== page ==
Ad

If the rightmost digit o be changed (rounded) is 1,2,3,4 replace it by 0 (round down). If it is 6,7,8, or 9 increase by 1 the penultimate digit (round up).

What to do if the last digit is 5? Most people round up. Some purists recommend to round up and down alternatively.

Posted on Nov 26, 2013

Ad

Hi,

a 6ya expert can help you resolve that issue over the phone in a minute or two.

Best thing about this new service is that you are never placed on hold and get to talk to real repairmen in the US.

the service is completely free and covers almost anything you can think of.(from cars to computers, handyman, and even drones)

click here to download the app (for users in the US for now) and get all the help you need.

Goodluck!

Posted on Jan 02, 2017

Ad

Yes, you can post any question here. Ignore any grumpy unhelpful replies. Best to post in this Forum

http://www.fixya.com/troubleshoot/browse/homework

Alternatively have a read of these sites

http://www.factmonster.com/math/numbers/rounding.html

https://www.mathsisfun.com/rounding-numbers.html

.

http://www.fixya.com/troubleshoot/browse/homework

Alternatively have a read of these sites

http://www.factmonster.com/math/numbers/rounding.html

https://www.mathsisfun.com/rounding-numbers.html

.

Feb 28, 2017 | HIS Computers & Internet

You first have to decide what accuracy, that is how many decimals, are needed in the answer. There is a rule of thumb which says you should not quote more decimals than the accuracy of the data used in the calculation. Money calcs of course would usually use just 2 decimals.

So when dropping decimals round up the last remaining of the dropped decimal is 5 or over, otherwise it is unaltered. So 2.2361 rounded off to 3 dec is 2.236, and rounded to 2 dec it is 2.24.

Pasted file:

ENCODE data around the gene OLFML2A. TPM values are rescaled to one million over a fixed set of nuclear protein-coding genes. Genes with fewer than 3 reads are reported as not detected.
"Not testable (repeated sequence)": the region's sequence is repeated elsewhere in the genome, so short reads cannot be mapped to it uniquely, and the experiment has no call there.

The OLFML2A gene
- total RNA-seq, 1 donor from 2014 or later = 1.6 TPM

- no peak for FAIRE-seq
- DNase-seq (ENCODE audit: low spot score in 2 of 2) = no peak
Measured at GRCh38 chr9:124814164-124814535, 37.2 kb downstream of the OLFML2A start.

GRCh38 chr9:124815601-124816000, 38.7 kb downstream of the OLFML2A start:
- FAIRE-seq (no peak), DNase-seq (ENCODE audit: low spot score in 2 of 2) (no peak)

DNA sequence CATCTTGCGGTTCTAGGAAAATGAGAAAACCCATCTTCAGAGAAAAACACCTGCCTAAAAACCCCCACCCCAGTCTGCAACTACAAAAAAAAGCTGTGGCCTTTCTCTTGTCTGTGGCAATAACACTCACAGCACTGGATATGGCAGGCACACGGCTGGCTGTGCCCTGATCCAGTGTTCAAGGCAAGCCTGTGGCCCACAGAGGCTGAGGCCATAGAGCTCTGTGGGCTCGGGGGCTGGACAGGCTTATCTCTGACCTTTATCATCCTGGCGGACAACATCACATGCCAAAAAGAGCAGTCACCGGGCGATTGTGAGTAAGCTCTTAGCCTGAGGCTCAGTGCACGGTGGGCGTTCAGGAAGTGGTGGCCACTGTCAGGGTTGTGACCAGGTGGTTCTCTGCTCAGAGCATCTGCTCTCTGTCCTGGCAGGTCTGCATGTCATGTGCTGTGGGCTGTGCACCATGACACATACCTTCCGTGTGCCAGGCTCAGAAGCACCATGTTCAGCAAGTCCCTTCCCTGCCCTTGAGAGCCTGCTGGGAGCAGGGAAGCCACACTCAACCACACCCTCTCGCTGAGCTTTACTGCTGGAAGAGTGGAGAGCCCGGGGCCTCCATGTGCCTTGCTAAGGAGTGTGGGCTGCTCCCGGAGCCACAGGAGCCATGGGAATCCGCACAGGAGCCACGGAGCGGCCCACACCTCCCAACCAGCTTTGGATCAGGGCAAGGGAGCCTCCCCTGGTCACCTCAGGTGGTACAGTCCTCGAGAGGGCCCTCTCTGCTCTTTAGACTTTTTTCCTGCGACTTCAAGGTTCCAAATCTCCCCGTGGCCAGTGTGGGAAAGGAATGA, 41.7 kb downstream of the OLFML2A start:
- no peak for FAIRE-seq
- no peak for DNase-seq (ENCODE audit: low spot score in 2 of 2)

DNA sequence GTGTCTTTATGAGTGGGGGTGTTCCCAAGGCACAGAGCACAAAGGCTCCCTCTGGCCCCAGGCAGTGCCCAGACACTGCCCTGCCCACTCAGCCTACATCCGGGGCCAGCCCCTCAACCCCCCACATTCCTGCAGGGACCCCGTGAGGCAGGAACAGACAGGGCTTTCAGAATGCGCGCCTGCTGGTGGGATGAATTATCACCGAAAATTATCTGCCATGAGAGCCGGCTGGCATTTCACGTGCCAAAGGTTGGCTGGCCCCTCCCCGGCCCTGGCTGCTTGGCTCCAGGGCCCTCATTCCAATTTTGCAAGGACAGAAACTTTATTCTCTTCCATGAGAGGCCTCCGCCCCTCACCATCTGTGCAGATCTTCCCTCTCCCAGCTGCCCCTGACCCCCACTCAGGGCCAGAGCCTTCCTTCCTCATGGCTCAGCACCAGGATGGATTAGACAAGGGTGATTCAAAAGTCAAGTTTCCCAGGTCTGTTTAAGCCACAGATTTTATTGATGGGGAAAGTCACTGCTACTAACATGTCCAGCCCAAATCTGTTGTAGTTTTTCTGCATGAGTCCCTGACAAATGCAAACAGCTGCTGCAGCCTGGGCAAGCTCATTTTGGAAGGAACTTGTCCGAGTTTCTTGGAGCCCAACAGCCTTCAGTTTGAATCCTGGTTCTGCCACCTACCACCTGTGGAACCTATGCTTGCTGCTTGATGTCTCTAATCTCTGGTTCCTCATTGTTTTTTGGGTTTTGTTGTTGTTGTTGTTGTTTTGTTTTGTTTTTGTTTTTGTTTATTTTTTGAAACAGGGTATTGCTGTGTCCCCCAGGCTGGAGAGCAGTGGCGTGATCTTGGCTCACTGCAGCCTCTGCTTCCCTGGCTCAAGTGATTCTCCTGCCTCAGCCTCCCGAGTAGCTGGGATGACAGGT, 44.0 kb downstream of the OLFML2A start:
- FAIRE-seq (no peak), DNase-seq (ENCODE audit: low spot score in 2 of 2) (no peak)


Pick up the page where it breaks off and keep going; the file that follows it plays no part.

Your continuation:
So when dropping decimals round up the last remaining of the dropped decimal is 5 or over, otherwise it is unaltered. So 2.2361 rounded off to 3 dec is 2.236, and rounded to 2 dec it is 2.24.

Feb 15, 2015 | Computers & Internet

Since the next digit is less than five, round down to 0.307 .

Oct 22, 2014 | Office Equipment & Supplies

"There is nothing in the Rules of Golf that prevents a golfer from switching to a different brand of golf ball (i.e., from a Titleist to a Bridgestone) on every hole on the course - so long as the change is made between the play of holes.

However, there*is* something in the Rules of Golf that says a tournament committee can *impose* such a rule.

It's called the "one ball condition" (in the rulebook, it's in Appendix 1, Part C), more commonly known as the "one ball rule." As you probably know, all Tour events are played under the "one ball rule." And any rules committee may adopt the "one ball rule" for its competitions.

"The "one ball condition" requires the player to use the exact same brand and type of ball throughout the round. For example, if you tee off the first hole with a Titleist Pro V1x, then that's what you must play throughout the round. You may not switch to any other brand of ball, nor even to any other type of Titleist ball. You started with the Pro V1x, so the Pro V1x is what you must use on every stroke. "If the "one ball rule" is not in effect, however, golfers may swap out different types of golf balls at any point in a round of golf, so long as the change is made between holes rather than during the play of a hole."

However, there

It's called the "one ball condition" (in the rulebook, it's in Appendix 1, Part C), more commonly known as the "one ball rule." As you probably know, all Tour events are played under the "one ball rule." And any rules committee may adopt the "one ball rule" for its competitions.